Drake Johnson (#2 in white) pulls away from a couple Bedford Mules
(image via Toledo Blade)
Ann Arbor (MI) Pioneer running back Drake Johnson committed to Michigan on Tuesday morning. Johnson received the offer and accepted on the spot. He selected the Wolverines over an offer from Eastern Michigan, the only other school to pursue him.
Johnson is a 6’1″, 200 lb. runner who concentrated on track for most of his high school career. He didn’t attend football camps like most recruits, so he’s slightly under the radar. However, it’s hard to remain under the radar with a season like he’s having – that’s what happens when you rush for 2,757 yards and 37 touchdowns in your senior year, and it’s not even finished yet.
As for strengths, Johnson is extremely speedy. He’s a national-caliber hurdler and placed 3rd in the state in the hurdles . . . when he was a freshman in high school. Johnson never seems to get caught from behind, and the only time opponents gain on him is when he jogs into the endzone. When 200 pounds of that kind of speed gets going in one direction, he could be a load to take to the ground. Hurdlers typically have excellent leg strength and Johnson should be able to turn that into an ability to run through tackles, or at least gain a couple yards after contact. He also flashes the ability to catch the football naturally.
Now for the weaknesses, and there are several. First of all, Johnson too often turns his shoulders to make his cuts. This is a significant concern for me, because backs who turn their shoulders lose their momentum and get taken to the ground easier than if they run behind their pads. A kid who overpowers high school defensive backs with his size and speed might be okay (and, in fact, is quite good), but that strategy won’t be so effective in college, when the safeties get a little beefier. Running with square shoulders is kind of an instinctive thing to do, and since he hasn’t learned that yet, it’s unclear if he ever will. There are some plays that make me question his vision and instinctive running ability, because he runs into his blockers too often and fails to elude some defenders that an elite back probably should. Sometimes he looks as if he can’t decide whether he’s going to be a speed back or a power back. And to get a little nit-picky, Johnson frequently holds the ball in his right hand when going left, which can be corrected. Even nit-pickier, he’s a duck-footed runner. It’s not that I have anything against people who are duck-footed, but it’s rare to see elite athletes with that kind of gait. LeBron James is duck-footed, too, so it’s not impossible to be successful, but examples are limited.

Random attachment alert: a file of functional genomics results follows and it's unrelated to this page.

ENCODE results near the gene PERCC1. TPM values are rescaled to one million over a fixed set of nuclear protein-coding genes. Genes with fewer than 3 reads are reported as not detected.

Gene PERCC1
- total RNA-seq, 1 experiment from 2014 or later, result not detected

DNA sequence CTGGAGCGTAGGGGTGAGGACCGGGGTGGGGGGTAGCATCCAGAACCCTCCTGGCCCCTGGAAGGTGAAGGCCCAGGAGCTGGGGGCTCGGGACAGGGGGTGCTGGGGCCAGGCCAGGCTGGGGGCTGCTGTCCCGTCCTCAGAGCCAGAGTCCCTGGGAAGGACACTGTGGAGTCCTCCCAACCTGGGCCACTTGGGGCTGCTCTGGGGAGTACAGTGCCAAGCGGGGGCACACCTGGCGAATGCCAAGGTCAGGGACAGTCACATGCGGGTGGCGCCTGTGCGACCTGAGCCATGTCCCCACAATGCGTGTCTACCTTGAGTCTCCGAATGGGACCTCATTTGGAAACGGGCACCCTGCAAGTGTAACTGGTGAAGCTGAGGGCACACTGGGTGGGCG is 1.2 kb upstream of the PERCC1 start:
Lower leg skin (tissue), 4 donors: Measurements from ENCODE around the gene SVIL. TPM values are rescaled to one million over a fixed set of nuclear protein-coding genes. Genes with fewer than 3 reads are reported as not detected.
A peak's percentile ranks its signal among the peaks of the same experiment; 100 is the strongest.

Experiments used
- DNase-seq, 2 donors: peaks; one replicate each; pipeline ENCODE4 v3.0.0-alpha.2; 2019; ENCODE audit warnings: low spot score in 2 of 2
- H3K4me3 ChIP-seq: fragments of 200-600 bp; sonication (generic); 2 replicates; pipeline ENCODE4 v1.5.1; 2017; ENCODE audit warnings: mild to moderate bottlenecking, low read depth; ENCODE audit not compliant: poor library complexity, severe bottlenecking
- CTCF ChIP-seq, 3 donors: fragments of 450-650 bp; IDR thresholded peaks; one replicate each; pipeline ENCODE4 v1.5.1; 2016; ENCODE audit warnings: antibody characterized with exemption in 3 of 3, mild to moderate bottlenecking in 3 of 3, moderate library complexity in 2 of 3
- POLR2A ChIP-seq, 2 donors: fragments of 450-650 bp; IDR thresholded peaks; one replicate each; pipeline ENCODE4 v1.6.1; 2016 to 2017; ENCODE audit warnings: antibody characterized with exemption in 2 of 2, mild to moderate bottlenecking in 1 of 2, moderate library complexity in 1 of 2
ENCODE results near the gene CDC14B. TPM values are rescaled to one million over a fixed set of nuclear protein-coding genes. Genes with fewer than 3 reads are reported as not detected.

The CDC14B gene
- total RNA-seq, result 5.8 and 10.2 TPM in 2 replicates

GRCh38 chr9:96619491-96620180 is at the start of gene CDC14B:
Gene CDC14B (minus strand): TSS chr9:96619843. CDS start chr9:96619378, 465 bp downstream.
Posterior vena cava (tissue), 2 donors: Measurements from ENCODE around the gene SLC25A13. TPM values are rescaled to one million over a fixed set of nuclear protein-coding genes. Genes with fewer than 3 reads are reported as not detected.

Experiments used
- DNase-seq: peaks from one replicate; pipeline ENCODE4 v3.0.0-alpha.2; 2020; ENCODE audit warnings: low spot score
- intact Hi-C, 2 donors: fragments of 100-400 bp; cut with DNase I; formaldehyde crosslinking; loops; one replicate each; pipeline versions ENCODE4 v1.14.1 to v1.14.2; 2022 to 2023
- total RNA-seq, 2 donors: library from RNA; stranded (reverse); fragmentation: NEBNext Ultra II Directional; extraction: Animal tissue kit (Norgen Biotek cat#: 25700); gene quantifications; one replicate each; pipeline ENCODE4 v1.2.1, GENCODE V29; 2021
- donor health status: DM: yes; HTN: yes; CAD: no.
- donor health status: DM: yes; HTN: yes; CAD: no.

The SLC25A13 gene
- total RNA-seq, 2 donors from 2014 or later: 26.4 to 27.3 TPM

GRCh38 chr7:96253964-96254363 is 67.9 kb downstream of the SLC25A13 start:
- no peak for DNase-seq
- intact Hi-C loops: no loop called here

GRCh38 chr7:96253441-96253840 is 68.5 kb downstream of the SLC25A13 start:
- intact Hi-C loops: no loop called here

There aren’t any recent comparisons for Johnson at Michigan. He’s a sprinter with size, which the Wolverines haven’t had since Tyrone Wheatley . . . and Johnson is no Wheatley. I have a hard time expecting success at the next level for Johnson, whose lack of cutting ability would seem to be detrimental. However, once Michigan makes the full transition to a power running offense, I think Johnson will become a more viable option at tailback. With his current size and frame, it’s not hard to see him bulking up to 220-230 lbs. If he can maintain his speed, Johnson could be a successful back behind what looks to be a powerful offensive line in the coming years. He could also contribute as a kick returner with his straight line speed.